Our New Zealand Music Month song for day #20 is from “Floating Being”, the debut album from Wellington heavy doom-rock duo Earthtongue. Here’s the opening track “Microspcopic God”.

Earthtongue’s music is built around thick gooey low-frequency fuzzy riffs. It’s a bit too weird in an agreeably psych-rock/ prog-rock kind of way to be doom-metal, but it certainly shares some of the ominous frequencies of that genre at the same time as being a convoluted and interesting feast of restless rhythms, riffs and melodies.

Earthtongue are guitarist/ vocalist Gussie Larkin and drummer/ vocalist Ezra Simons. Larkins is also one third of Mermaidens and some of Earthtongues fuzzy shapes and sounds add intriguing texture to the latest Mermaidens single too.

Too Tone NZ Music Month

Shop display of re-purposed NZ Music Month poster at Too Tone Records (2010-2017) in Dunedin.

Our New Zealand Music Month day #19 song is the quiet-it’s-Sunday song “Touchdown” from former Jean Paul Sartre Experience/ JPS Experience/ JPSE and Stereo Bus/ Stereobus member David Yetton.

Yetton has cleaned out his computer hard drive with a wry-titled cassette album called “Move to Trash (Bits, Pieces, Offcuts & Stuff)” released on Hamburg-based cassette label Thokei Tapes.

Yetton went on to form Stereobus/ The Stereo Bus after JPSE split. The songs on “Move to Trash” sound to be Stereobus/ The Stereo Bus era demos, out-takes, and ideas.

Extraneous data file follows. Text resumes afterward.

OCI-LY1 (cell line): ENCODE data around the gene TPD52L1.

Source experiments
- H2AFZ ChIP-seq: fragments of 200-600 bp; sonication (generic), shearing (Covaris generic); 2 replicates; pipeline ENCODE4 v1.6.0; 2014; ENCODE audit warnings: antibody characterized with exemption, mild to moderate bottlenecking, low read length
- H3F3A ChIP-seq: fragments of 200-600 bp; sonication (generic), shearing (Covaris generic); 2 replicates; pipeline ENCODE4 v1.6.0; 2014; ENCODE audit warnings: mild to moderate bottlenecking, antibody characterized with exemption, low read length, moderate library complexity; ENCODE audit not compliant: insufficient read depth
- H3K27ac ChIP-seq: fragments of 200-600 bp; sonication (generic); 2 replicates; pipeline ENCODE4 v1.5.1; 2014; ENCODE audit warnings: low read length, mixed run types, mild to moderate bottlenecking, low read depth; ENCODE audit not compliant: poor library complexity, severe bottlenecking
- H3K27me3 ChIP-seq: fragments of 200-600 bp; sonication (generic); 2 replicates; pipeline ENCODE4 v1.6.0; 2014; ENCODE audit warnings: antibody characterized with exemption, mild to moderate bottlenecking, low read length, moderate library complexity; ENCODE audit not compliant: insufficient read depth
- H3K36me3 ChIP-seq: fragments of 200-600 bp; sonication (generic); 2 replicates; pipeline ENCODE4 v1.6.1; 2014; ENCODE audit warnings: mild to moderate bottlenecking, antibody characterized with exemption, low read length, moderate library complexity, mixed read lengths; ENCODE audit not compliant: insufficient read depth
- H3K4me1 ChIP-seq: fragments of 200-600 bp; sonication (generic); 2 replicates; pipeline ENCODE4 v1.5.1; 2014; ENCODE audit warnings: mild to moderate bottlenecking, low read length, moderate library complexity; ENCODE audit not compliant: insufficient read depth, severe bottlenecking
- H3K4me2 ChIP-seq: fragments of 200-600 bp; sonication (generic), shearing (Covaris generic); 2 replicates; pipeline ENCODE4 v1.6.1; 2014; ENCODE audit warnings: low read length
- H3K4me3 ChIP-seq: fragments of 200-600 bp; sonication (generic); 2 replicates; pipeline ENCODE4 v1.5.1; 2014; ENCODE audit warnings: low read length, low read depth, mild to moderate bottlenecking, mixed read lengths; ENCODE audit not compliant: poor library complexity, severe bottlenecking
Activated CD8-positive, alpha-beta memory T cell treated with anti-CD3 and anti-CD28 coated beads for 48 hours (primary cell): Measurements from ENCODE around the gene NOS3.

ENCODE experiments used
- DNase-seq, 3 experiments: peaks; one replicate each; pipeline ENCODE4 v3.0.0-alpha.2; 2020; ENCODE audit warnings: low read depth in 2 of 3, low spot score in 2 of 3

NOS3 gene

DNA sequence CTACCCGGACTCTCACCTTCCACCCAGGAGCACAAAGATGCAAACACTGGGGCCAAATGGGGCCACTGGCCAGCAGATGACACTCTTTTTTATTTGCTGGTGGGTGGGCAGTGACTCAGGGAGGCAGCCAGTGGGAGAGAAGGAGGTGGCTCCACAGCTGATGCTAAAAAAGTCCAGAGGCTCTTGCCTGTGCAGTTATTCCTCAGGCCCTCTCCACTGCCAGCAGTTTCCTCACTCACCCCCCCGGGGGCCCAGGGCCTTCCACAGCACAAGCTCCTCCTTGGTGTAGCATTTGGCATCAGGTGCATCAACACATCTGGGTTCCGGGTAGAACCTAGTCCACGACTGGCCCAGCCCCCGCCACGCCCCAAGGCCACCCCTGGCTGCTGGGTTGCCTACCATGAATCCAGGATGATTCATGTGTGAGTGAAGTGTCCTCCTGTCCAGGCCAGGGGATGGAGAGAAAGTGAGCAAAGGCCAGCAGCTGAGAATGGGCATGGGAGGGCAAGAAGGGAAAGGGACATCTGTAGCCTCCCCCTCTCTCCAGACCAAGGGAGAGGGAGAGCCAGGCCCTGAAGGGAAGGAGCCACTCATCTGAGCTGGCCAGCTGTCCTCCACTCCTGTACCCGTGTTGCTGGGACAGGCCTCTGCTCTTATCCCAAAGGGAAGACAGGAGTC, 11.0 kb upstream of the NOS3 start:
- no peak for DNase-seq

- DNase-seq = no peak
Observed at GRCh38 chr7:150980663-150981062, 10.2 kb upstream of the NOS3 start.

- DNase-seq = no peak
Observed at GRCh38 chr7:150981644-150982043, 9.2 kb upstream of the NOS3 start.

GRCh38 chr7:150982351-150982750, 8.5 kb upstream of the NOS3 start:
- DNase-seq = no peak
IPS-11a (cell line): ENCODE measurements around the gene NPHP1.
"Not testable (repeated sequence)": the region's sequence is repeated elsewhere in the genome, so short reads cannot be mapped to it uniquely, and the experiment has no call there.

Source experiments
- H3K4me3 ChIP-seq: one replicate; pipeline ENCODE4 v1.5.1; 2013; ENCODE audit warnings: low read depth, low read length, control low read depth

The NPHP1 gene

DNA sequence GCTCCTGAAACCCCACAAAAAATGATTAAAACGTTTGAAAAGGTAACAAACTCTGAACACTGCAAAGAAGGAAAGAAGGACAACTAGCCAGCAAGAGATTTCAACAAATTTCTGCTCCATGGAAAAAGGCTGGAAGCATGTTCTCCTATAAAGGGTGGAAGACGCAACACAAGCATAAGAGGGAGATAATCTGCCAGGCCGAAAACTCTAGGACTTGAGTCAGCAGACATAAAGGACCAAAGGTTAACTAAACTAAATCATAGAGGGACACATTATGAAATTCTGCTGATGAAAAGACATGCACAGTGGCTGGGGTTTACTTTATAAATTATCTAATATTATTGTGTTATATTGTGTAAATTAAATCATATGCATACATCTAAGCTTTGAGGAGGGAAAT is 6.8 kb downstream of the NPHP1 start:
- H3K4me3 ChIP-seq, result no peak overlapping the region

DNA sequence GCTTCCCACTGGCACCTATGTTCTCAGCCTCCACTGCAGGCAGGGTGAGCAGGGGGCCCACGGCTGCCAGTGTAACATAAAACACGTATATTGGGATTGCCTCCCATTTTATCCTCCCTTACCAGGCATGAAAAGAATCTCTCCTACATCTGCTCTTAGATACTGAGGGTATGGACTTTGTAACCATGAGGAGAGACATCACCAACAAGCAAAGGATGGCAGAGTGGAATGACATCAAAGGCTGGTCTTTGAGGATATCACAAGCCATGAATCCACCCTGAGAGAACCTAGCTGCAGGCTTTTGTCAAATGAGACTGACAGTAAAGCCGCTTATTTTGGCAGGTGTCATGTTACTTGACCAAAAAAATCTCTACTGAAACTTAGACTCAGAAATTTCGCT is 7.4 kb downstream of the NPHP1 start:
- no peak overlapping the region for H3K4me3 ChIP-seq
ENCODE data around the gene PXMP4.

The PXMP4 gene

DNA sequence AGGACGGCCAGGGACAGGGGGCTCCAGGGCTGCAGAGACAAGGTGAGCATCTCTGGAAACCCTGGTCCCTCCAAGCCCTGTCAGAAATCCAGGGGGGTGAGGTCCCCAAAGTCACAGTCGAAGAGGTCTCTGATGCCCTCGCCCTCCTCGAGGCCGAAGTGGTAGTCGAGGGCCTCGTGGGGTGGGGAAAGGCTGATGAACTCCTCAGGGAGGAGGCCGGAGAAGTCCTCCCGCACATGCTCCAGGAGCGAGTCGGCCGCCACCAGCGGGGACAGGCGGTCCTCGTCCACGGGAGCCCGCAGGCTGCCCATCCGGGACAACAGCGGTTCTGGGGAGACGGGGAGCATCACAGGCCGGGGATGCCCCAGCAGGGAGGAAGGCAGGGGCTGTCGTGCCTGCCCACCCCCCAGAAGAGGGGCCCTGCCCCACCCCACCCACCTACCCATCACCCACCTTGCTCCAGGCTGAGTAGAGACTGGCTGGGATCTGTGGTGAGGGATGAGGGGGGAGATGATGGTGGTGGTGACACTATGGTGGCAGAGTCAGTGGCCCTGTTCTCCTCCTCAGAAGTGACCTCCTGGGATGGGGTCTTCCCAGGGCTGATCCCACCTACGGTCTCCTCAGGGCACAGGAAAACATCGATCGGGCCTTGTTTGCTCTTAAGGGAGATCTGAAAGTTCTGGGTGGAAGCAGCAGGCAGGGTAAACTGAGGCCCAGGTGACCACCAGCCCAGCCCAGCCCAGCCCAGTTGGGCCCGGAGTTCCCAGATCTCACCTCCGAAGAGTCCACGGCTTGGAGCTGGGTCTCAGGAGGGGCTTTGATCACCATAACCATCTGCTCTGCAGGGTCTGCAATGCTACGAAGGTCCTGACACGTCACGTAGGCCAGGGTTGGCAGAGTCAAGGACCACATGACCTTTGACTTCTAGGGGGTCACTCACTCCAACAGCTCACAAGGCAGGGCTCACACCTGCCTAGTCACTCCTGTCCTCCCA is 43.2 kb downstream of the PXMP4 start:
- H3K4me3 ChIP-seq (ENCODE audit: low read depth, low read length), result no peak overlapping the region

However some of them – like “Touchdown” here – also rekindle the sense of hushed melodic wonder of that very first EP by the Jean Paul Sartre Experience released on Flying Nun Records back in the mid 1980s.

Too Tone NZ Music Month

Shop display of re-purposed NZ Music Month poster at Too Tone Records (2010-2017) in Dunedin.

Our New Zealand Music Month song for day # 18 is from “Dunedin’s finest. Anxious polka-punk. Alt-fizz. Subgressive fun-time fantasiangst” trio Negative Nancies. It’s from their thrilling and essential debut EP “You Do You” and the song is “I Wish”:

Negative Nancies “You Do You” is a disturbingly brilliant 6 song EP. “I Wish” alternates between a plaintive desire to remedy unconscious repetitive behavior (“I wish, I wish, I didn’t grind my teeth at night/ I wish, I wish, I didn’t hold my jaw so tight”) set over a galloping whip-crack beat and a rapid spiraling descent into a deeply weird nightmare of distorted keyboards, feedback bass and a cauldron of swirling voices. Negative Nancies music is natural noisy exploration and expression rather than an arch noise-art project and the EP ought to be resonating radio, speaker and headphone frequencies around the world.